I have been lately avoiding too much political news, because being informed is not the same thing as making a difference, and because the winter months are hard for me. Instead, I’ve been reading books that put humanity (and the universe itself) in perspective. One is Katie Mack’s The End of Everything, which is a delight. I find it perversely cheering to be reminded that the universe will not last forever. Not only that, it quite possibly could be ending right this moment. There are many, many ways astrophysicists can imagine that reality itself will unravel;, and Mack explains all of those possible ends with the maximum possible clarity. That doesn’t mean I actually understood all of it, just that I had faith she had done the best possible job of presenting something utterly incomprehensible.
The other was A (Very) Short History of Life on Earth by Henry Gee, which presents a paleontological/geological/biological overview and is just as clear and thorough as Katie Mack’s book. Hominins only appear in the 9th chapter of 12, and though the book is aimed at human life forms to read (we being the ones who read such things), it is most decidedly not upbeat on the prospect of our continued existence. He isn’t blaming the usual culprit, global warming. He’s just pointing out that extinctions are routine on Earth and we’re due for one some time. Catastrophes have many times nearly ended life on Earth, whether they were asteroids, volcanoes, or just the routine ice ages that come and go.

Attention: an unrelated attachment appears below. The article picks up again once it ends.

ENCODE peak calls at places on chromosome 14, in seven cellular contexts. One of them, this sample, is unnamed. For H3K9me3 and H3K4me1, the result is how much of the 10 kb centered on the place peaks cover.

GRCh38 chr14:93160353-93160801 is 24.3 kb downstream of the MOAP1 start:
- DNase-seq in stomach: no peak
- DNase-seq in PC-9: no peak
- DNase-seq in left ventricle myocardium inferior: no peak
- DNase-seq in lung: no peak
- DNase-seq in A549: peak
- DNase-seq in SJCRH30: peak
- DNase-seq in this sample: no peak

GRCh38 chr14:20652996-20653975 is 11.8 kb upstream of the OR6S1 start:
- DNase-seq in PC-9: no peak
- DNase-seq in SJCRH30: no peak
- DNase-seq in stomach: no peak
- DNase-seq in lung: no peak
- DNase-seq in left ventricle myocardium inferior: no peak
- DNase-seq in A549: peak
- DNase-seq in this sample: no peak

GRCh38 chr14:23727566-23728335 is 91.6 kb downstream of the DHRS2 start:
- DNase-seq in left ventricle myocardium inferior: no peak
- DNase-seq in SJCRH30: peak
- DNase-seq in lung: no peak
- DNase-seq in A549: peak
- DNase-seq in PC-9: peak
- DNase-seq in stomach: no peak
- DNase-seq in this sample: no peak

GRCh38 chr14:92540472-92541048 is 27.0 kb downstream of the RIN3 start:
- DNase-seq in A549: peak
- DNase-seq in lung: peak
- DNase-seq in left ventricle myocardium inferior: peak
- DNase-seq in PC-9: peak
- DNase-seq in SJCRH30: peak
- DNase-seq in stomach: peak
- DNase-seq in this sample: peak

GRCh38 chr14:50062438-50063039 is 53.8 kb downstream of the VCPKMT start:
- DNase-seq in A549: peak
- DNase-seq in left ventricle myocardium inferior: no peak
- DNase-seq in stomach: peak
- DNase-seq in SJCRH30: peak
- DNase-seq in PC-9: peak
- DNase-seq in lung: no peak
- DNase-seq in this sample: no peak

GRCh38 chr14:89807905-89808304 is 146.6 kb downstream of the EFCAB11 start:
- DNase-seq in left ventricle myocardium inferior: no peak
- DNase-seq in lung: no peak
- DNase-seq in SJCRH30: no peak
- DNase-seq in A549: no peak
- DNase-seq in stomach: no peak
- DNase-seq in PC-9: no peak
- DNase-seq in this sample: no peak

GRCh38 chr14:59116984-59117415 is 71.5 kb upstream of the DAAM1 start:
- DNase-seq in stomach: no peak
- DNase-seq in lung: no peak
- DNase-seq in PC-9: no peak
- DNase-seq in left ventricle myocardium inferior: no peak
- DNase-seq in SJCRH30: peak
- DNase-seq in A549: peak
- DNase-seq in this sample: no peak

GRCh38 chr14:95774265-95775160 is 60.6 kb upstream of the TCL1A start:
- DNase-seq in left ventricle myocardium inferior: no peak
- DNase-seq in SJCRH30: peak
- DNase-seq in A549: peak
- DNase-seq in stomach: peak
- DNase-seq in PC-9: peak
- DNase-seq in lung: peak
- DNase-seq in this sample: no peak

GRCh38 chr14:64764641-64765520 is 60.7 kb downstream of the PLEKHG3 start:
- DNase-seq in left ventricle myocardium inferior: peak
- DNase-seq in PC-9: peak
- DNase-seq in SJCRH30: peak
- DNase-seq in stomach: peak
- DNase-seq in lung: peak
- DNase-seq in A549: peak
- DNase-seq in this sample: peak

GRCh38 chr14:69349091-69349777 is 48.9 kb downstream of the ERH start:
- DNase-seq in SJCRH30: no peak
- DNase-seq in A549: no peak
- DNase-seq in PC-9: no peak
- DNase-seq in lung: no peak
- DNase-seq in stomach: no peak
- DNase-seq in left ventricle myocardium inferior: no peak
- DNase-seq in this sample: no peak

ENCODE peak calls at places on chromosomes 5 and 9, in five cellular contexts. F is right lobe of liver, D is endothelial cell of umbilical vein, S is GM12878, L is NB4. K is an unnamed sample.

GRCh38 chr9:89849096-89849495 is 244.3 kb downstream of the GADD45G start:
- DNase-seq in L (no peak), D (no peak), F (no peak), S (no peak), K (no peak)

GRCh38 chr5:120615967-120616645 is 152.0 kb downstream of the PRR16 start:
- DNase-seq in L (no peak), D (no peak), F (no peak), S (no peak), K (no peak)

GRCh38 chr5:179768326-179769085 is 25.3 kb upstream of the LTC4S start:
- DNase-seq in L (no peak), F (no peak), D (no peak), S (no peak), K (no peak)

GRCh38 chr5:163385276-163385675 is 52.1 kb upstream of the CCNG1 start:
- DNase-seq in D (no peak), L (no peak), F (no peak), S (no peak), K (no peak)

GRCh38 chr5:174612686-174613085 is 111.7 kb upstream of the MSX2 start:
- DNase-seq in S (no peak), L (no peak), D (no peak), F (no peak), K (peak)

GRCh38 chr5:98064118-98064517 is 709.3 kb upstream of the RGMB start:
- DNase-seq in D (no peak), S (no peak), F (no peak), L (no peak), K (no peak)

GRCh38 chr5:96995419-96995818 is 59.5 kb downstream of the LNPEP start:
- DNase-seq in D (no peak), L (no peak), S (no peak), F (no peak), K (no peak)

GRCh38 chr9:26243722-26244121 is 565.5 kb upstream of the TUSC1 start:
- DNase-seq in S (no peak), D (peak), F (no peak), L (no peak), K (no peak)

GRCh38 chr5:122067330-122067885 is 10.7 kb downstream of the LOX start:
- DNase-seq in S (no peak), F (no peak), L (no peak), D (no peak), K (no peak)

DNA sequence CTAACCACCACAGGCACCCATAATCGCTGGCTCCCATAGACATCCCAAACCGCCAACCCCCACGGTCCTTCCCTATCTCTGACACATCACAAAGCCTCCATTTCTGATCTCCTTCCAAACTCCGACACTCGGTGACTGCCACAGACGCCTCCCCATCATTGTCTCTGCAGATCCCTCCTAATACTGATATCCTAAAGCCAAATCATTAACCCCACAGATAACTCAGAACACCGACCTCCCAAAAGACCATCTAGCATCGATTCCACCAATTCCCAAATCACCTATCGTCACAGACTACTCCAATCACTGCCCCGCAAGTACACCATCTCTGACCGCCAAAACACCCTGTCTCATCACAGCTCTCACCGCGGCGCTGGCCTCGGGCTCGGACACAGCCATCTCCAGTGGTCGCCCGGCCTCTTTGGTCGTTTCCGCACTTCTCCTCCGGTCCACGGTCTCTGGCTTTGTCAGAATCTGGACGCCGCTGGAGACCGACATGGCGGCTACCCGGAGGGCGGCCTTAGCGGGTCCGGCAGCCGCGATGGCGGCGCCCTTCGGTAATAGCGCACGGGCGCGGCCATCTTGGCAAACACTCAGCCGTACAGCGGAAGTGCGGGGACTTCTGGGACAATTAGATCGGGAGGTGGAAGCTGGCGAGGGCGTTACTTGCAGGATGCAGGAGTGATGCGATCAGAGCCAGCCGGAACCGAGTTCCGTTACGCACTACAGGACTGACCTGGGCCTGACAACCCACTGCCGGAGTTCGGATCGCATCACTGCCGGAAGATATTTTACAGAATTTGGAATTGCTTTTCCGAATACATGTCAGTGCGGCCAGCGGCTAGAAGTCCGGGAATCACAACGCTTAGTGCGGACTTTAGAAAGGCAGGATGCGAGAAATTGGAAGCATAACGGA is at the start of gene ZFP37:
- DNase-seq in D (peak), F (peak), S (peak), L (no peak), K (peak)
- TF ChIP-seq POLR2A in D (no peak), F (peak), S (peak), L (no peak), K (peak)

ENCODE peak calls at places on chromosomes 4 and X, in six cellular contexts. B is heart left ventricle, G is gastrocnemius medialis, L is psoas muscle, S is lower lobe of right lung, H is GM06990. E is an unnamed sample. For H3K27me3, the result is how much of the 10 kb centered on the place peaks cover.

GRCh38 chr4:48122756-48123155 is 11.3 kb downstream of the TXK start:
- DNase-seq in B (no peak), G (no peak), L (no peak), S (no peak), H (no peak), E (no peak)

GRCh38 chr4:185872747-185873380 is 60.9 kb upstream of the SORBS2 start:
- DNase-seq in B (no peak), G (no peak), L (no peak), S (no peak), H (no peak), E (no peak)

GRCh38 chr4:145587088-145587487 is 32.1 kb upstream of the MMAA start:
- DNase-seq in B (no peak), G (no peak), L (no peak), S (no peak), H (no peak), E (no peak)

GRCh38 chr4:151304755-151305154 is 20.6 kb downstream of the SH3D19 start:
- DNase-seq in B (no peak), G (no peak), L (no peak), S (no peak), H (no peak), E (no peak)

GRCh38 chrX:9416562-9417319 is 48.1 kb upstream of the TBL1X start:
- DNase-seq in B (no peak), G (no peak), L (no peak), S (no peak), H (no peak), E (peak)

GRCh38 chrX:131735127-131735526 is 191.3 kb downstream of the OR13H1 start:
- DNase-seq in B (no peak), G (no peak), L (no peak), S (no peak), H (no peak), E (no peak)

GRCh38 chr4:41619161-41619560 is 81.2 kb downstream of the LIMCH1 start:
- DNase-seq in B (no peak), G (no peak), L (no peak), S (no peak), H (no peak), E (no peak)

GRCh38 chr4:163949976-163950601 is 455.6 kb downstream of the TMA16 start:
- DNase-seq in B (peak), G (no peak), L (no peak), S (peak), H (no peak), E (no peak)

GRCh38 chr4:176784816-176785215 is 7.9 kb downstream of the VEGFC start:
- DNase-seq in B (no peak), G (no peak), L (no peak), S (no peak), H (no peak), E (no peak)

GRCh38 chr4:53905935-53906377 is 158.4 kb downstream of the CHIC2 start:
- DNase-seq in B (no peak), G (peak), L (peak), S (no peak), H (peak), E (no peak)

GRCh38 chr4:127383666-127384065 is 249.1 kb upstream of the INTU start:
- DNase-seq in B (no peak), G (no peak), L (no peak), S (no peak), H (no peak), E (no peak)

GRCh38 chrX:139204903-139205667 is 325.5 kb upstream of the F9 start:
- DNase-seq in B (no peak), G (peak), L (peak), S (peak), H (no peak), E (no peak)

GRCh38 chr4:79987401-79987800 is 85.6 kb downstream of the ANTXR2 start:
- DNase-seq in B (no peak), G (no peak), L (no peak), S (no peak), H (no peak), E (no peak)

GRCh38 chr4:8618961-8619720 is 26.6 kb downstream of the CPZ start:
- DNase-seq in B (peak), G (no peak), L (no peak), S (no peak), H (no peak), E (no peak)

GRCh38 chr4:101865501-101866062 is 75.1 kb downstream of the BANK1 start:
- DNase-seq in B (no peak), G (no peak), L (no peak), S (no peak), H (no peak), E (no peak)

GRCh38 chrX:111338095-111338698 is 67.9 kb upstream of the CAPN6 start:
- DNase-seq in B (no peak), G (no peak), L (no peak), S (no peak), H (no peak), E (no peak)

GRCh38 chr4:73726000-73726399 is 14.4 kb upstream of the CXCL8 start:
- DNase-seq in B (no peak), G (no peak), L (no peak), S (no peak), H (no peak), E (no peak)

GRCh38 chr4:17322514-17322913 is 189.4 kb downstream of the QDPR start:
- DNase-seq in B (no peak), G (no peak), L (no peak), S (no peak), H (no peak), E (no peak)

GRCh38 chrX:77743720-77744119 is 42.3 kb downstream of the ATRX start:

Yes, I find it cheering to read such things in the holiday season. I am reminded that my little life (the one that is “rounded with a sleep” as Prospero says in The Tempest) is most unimportant in the larger scheme, and I might as well enjoy what I have, while I have it.
That said, I received two physical copies of The Stick Princess in the mail yesterday and every time I looked at them, my eyes welled up. How lucky I am to be alive, if just for this specific moment in the Anthropocene Age! I happen to know of three typos in the book, thanks to the diligence of a reader, but I haven’t corrected them because I am all too aware it would throw off the formatting. Jess Johnson, my cover designer, worried that the files she made for me wouldn’t do for a physical book, but I am here to tell you the book looks just wonderful.